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To answer these questions, we turn to The Foundation for Critical Thinking. On their website (http://www.criticalthinking.org//) , they provide a concise history of critical thinking and also present a number of definitions, including the well-known and often quoted one proposed by Sumner (1906/1940, as cited by The Foundation for Critical Thinking, n.d.-a) who defined critical thinking as:
the examination and test of propositions of any kind which are offered for acceptance, in order to find out whether they correspond to reality or not. The critical faculty is a product of education and training. It is a mental habit and power. It is a prime condition of human welfare that men and women should be trained in it. It is our only guarantee against delusion, deception, superstition, and misapprehension of ourselves and our earthly circumstances. (para.1)
The Foundation for Critical Thinking (n.d.-b) further defined critical thinking as:
that mode of thinking--about any subject, content, or problem--in which the thinker improves the quality of his or her thinking by skillfully analyzing, assessing, and reconstructing it. Critical thinking is self-directed, self-disciplined, self-monitored, and self-corrective thinking. It presupposes assent to rigorous standards of excellence and mindful command of their use. It entails effective communication and problem-solving abilities, as well as a commitment to overcome our native egocentrism and sociocentrism. (para. 2)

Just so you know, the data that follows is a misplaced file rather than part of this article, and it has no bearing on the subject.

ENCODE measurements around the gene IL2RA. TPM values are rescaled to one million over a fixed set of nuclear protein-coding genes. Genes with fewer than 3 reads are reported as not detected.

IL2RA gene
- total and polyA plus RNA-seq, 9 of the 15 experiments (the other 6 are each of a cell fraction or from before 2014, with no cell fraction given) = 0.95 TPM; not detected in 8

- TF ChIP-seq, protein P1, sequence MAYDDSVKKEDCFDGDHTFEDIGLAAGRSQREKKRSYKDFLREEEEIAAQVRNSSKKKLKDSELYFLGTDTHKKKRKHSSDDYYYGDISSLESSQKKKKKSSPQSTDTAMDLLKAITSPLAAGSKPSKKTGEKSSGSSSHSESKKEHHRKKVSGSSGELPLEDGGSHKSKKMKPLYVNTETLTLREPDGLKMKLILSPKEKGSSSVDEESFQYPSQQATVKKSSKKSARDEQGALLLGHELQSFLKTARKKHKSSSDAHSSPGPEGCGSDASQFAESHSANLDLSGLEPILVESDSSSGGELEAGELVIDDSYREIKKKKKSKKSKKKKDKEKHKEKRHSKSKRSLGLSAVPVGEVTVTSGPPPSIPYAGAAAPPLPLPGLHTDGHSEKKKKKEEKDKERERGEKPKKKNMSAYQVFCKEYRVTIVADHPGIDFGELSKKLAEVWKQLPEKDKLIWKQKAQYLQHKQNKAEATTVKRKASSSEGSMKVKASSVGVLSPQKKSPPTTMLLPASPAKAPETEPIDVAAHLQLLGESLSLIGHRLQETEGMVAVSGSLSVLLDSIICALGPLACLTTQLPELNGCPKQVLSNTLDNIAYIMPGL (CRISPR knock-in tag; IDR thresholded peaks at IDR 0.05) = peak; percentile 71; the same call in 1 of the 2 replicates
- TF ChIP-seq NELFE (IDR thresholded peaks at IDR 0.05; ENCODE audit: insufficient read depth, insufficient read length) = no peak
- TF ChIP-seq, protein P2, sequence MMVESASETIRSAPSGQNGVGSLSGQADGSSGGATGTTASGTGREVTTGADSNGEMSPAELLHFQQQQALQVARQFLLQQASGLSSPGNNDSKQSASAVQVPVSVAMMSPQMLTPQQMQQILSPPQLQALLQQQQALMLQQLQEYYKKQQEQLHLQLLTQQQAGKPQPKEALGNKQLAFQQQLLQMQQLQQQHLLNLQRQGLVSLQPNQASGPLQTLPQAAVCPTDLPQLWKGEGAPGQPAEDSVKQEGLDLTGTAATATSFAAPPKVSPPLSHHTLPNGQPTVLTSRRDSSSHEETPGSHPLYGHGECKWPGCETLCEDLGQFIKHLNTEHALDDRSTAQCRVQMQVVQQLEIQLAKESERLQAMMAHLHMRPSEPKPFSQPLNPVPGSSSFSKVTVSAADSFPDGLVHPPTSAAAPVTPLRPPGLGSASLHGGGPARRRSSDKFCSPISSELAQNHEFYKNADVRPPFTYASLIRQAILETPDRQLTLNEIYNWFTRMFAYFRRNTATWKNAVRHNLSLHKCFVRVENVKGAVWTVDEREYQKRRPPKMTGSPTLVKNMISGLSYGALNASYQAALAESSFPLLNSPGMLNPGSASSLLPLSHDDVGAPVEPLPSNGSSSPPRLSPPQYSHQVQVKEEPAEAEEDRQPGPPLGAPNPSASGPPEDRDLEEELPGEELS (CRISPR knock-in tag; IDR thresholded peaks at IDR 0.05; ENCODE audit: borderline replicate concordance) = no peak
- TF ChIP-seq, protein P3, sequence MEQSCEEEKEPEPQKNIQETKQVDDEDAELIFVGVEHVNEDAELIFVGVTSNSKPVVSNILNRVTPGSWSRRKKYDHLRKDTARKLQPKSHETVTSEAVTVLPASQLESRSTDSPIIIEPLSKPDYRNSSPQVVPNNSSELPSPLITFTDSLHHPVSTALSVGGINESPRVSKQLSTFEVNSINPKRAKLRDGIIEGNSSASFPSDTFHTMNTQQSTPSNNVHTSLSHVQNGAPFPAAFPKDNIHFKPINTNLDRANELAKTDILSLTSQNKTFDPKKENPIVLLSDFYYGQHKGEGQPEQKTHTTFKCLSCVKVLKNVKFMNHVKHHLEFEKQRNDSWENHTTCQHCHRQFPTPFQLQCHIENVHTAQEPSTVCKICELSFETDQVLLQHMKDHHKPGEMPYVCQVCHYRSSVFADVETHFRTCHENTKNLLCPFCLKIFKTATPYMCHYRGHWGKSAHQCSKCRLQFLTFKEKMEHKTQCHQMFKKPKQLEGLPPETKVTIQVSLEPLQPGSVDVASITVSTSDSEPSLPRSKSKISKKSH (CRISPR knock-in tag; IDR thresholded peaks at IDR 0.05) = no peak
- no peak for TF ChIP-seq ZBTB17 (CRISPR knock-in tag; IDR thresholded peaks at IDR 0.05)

They go on to describe a “well-cultivated” critical thinker as one who:
You might find it helpful as you make your way through the MA program to keep this list of the characteristics of a critical thinker posted for handy reference. Ask yourself from time to time: “Am I engaging in this level of thinking?”
As you review these and other definitions of critical thinking and view critical thinking as an activity, you will see that they have some aspects in common. Essentially, critical thinking has four main components: